MindFitMove Practice: Instead of asking yourself to reject parts of yourself find a way to embrace other parts of yourself. Try to do more of what you love, especially if it’s something that leads to more balance.
    If you love cycling, then try to cycle once a week for a month. If you love making fresh kale, then make a new kale dish every week for a month. Seeking misery leads to misery. Instead, seek the joys that lead to a mindful and balanced life.
    2. It’s A Can’t Do Attitude
    In the world of non-violent communication requests should be clear, doable, and on a reasonable time scale. If you couldn’t ask your partner or friend to promise it, then don’t resolve it.
    “Sweetie would you be willing to stop eating sugary snacks?” This is not a doable request. It’s unclear what a sugary snack might be and how long the promise is being made for.
    Try this instead, “Sweetie, for the next month, would you be willing to have a piece of fruit instead of ice cream after dinner?” In the second example the request is clear, doable, and on a reasonable timetable.
    MindFitMove Practice: Take one ‘resolution’ and turn it into a doable request with a reasonable time scale. Remember that a reasonable time scale is different for everyone. If you are quitting smoking it may be one day, if it’s taking a new class it may be one month. Experiment and find what works for you.
    3.  Getting To No!
    Adults rely too heavily on NO! It’s the first word many children learn, because it’s the word they hear most often. When I was a preschool teacher I learned that saying NO! to kids doesn’t work very well. Instead we always tried to find something we could say YES! to.
    MindFitMove Practice: Instead of setting a strict rule that says NO! NO! NO! find one that says YES! Instead of saying no to snacking, say yes to snacking on more veggies and fruit. If you eat a piece of fruit half way between each meal, you will likely eat less sugary snacks and fruit has quite a bit of healthy sugar in it.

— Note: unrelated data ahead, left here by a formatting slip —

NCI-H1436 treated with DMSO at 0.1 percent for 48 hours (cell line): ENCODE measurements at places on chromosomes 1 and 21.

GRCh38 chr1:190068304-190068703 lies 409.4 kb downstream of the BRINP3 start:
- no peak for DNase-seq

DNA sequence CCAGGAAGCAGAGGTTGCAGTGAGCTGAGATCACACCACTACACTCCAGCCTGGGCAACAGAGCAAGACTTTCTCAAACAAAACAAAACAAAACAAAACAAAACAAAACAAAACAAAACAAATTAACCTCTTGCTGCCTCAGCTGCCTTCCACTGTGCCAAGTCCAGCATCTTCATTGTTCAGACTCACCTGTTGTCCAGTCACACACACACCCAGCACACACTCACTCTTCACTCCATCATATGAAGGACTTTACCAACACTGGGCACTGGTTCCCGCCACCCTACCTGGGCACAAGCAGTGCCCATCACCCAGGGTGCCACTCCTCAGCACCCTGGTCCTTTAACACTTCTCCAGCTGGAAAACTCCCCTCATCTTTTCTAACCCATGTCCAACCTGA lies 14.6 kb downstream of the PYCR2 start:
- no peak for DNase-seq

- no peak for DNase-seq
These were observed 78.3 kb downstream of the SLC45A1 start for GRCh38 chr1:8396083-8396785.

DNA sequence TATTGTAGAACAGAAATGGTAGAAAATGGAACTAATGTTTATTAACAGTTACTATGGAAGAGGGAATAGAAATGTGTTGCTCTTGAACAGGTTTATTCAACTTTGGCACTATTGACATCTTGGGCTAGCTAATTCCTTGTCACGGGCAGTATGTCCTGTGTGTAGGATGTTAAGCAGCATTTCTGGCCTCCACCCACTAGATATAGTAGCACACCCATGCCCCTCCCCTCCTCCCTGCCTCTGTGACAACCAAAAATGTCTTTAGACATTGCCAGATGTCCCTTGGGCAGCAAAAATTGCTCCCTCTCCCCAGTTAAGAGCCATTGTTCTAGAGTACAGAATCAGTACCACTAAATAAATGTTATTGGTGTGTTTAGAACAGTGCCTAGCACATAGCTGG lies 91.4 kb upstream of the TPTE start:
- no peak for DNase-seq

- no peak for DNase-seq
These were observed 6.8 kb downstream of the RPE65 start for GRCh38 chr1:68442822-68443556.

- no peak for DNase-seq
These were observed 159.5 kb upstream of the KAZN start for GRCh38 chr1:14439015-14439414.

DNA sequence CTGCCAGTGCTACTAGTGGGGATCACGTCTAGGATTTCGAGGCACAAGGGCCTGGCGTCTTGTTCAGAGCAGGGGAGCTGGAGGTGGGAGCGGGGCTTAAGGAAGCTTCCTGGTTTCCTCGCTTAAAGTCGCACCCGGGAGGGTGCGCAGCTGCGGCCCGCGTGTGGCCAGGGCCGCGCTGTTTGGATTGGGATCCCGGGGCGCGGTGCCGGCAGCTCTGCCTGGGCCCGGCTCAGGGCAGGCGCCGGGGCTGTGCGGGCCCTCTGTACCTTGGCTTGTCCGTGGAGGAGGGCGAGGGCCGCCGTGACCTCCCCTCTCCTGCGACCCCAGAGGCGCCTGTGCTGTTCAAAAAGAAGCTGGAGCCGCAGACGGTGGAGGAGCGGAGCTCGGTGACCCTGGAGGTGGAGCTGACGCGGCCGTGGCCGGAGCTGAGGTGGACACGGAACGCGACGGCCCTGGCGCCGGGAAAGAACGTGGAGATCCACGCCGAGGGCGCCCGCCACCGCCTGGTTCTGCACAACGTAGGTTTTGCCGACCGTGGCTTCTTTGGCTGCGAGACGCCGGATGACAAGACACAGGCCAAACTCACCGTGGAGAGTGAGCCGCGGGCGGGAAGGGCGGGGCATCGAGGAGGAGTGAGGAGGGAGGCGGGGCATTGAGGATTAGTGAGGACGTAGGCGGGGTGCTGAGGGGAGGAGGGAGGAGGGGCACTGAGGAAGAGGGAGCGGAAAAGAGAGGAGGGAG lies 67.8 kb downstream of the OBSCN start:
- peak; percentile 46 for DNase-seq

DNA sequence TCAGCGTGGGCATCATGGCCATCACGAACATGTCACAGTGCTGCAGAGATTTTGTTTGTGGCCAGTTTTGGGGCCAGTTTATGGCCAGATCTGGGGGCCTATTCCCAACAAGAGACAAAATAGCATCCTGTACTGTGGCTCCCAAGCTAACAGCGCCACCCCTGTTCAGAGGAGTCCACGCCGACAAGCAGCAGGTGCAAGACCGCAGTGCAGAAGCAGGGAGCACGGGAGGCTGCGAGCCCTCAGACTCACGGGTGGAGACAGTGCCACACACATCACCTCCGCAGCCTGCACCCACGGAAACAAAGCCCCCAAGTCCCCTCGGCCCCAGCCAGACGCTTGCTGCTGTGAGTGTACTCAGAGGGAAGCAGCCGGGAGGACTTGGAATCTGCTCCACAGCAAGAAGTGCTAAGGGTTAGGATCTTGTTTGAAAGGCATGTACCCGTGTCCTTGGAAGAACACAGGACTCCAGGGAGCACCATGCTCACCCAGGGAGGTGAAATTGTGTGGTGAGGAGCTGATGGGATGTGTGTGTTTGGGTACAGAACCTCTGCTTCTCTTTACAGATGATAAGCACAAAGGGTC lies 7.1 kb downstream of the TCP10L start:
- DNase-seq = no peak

4. No Reflection? Maybe You’re A Vampire
    Many people make resolutions without asking 2 important questions:
    1. What will I get/be if I maintain this practice?
    2. What will I have to give up to make this practice work?
    Making changes is hard, but often resolutions are made in the spur of the moment or without much planning. People don’t take the time to consider what it takes to transform their life. Instead of making short hand resolutions, make plans for life long transformation.
    MindFitMove Practice: Instead of making a resolutions, set aside some time to write down 3 things you’d like to do this year. Agree to sit down and write down these goals and answer the 2 questions above. Then decide if the answer to the first question is worth the answer to the second. If it is, remind yourself of this often. If it isn’t, pick some new goals you are prepared to do.
    5. The Transformation Will Not Be Scheduled 
    Like the title of this post indicates, the schedule for your transformation is not Gregorian. Your transformation happens on your own schedule and pace. A better time to start might be February, June, Or September. The best time is the time when you do start with full awareness.
    This isn’t an excuse to encourage you to procrastinate, but if this is a bad time or if you are already transforming then maybe something new won’t help.
    Try and be honest with yourself. Maybe you feel more motivated to exercise when it’s warmer so start your workout program on the first day of spring. Maybe you are exhausted from visiting family; give yourself a few weeks to rest before you take on a new challenge. 
    MindFitMove Practice: Cycles are important to reflect on your progress, but they aren’t always your best guides. The key to life long transformation is mindfulness and awareness. Use these tools to asses what is a reasonable and doable for you. No matter what you decide, focus on being mindful. If you decide not to change your eating habits, notice what that’s like. If you decide to change the way you eat, notice what that’s like.
    What’s Next?
    My goal is to support people walking the path of transformation. These 5 practices will help you get started, but transformation takes time and practice.
    If you are ready to take the next step, there are 2 easy ones to take
    You get a FREE eBook A Zen Buddhist Guide to Fitness just for signing up and at least 3 times a week you will get mindfulness practices, advice, and encouragement to support your path of transformation.
    As a member of the team you will get:
    1.     Free – A Zen Buddhist Guide to Fitness – upon Signing Up
    2.     Free – Awareness eBook– on the 15th of January
    3.     Discounts – on a new eBook every month on the 15th
    4.     Answers to questions about your Mindful Fitness practice via email or Skype.